Former Charlestown MP Andrew Cornwell and his wife Samantha Brookes arrive to give evidence at ICAC in August, 2016. (AAP: Paul Miller)
The Director of Public Prosecutions (DPP) has decided against prosecuting a former New South Wales politician referred to the DPP on the back of corruption inquiry.
The Independent Commission Against Corruption (ICAC) through its Operation Spicer looked at illegal political donations, ahead of the 2011 New South Wales election.
The ICAC then sought advice from the DPP in relation to potential prosecutions.
The DPP looked at the alleged actions of the former Liberal Member for the New South Wales seat of Charlestown, Andrew Cornwell.
The DPP has decided against taking action against former Charlestown MP, Andrew Cornwell. (AAP: Paul Miller)
Mr Cornwell was referred to the DPP for offences of allegedly giving false or misleading evidence contrary to section 87 of the ICAC Act 1988.
“Namely that in December 2010 he gave the painting know as Perrin’s Boat Shed to Hilton Grugeon as a Christmas present, and that Mr Grugeon subsequently contacted him and offered to buy the painting from Samantha Brooks for the sum of $10,120 ,” the ICAC alleged.
He strenuously denied the claim.
The DPP has now advised the ICAC that there is insufficient evidence to prosecute Mr Cornwell.
It comes after the ICAC was advised there was not enough evidence to prosecute Mr Cornwell’s wife, Samantha Brooks.
She was referred to the DPP for the same alleged offences, but the ICAC accepted the DPP’s advice that there was not enough evidence to prosecute her.
Developer also avoids prosecution
After the same inquiry, developer Timothy Gunasinghe was referred to the DPP for the offence of allegedly giving false or misleading evidence.
“Namely that on 16 December 2010 he made out a cheque to the Free Enterprise Foundation believing that the Free Enterprise Foundation was a political lobby group,” the ICAC alleged.
The inquiry found that the Free Enterprise Foundation was used to channel donations to the NSW Liberal Party for its 2011 state election campaign.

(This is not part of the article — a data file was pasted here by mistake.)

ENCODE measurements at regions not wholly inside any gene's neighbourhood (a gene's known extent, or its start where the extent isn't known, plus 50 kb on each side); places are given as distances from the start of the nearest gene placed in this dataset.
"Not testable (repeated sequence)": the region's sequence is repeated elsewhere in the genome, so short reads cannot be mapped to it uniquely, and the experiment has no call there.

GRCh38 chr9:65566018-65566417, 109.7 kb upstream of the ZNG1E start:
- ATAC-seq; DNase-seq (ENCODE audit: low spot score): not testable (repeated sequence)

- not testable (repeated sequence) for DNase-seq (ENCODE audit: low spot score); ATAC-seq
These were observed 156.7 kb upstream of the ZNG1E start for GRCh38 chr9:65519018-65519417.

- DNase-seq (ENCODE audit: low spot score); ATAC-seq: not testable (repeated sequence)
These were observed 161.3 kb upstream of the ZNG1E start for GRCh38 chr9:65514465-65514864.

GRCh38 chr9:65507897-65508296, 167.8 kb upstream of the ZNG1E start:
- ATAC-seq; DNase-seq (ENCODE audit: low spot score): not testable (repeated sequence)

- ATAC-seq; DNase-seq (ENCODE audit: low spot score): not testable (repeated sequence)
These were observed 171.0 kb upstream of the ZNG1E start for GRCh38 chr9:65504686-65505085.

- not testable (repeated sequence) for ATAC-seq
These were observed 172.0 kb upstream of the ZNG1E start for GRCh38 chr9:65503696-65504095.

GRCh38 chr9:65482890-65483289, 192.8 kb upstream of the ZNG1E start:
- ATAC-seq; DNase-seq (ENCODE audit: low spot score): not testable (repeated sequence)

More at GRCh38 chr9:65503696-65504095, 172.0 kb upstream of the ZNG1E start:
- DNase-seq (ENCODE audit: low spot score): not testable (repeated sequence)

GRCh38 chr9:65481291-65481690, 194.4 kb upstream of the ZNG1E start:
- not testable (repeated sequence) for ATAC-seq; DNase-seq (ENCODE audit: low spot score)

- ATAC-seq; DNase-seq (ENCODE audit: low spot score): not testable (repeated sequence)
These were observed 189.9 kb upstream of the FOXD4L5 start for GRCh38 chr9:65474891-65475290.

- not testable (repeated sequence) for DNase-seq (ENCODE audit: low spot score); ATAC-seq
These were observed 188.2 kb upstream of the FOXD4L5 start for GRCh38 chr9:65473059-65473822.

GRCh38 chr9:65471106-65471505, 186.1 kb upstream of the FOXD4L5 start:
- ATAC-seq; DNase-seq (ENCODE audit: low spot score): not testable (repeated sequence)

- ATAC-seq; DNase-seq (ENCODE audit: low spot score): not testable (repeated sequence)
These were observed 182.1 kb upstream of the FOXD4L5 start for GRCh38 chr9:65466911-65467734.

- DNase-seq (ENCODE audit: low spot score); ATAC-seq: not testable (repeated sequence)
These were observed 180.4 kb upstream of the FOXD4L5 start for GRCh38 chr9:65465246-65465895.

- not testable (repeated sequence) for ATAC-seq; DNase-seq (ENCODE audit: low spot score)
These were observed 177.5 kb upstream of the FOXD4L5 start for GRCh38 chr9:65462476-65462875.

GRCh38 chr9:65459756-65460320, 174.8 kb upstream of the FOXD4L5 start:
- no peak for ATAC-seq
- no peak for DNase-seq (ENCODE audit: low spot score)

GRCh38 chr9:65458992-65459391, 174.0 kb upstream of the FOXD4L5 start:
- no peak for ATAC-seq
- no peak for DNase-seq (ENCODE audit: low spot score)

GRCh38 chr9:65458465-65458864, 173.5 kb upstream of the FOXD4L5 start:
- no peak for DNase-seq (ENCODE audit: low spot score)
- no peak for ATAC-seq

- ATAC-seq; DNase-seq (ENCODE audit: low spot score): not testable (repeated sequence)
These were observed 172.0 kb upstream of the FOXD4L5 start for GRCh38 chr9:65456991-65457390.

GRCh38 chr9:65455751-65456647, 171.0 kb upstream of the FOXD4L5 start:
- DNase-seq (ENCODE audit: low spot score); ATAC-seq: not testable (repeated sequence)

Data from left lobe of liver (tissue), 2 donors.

The DPP has told the ICAC that there is insufficient evidence to prosecute Mr Gunasinghe.
DPP yet to decide fate of four others
The ICAC is yet to get advice in relation to former NSW Resources and Energy Minister Chris Hatcher.
While the fate of Mr Cornwell and his wife, as well as, Mr Gunasinghe have been decided, the ICAC said it was still awaiting advice in relation to several other people who gave evidence implicated in the same inquiry.
Newcastle businessman William Saddington was referred for the offence of allegedly giving false or misleading .
Namely that Joshua Hodges allegedly told Mr Saddington that he was establishing a consultancy firm, and that as a result of that conversation Mr Saddington allegedly gave Mr Hodges $4,000 for the purpose of promoting Mr Hodges’ consultancy firm.
Liberal staffer Tomothy Koelma was also referred for offences of allegedly giving false or misleading evidence.
The ICAC alleged that he provided a service to Matthew Lusted of LA Commercial Pty Ltd in return for the payment of $5,000, that he provided a service to Iwan Sunito of Crown Consortium Pty Ltd in return for the payment of $2,200.
It also alleged that Mr Koelma provided advice to Eric Stammer and Scott Johnson of Yeramba Estates Pty Ltd in return for the payment of $5,000.
The DPP is yet to provide advice in relation to former Labor powerbroker Joe Tripodi. (AAP: Dan Himbrechts)
Former Liberal minister Christopher Hartcher was referred for the offence of larceny, with respect to $4,000 allegedly withdrawn from the accounts of the company known as Mickey Tech, with the funds allegedly being intended as a donation to the NSW Liberal Party.
And the former Labor Minister Joseph Tripodi was referred to the DPP for the offence of misconduct in public office, with respect to the alleged provision of a confidential Treasury report to representatives of the private Newcastle company the Buildev Group Pty Ltd, without lawful authority to do so.
The Commission said it was awaiting the DPP’s decision on whether proceedings will be taken in relation to those persons.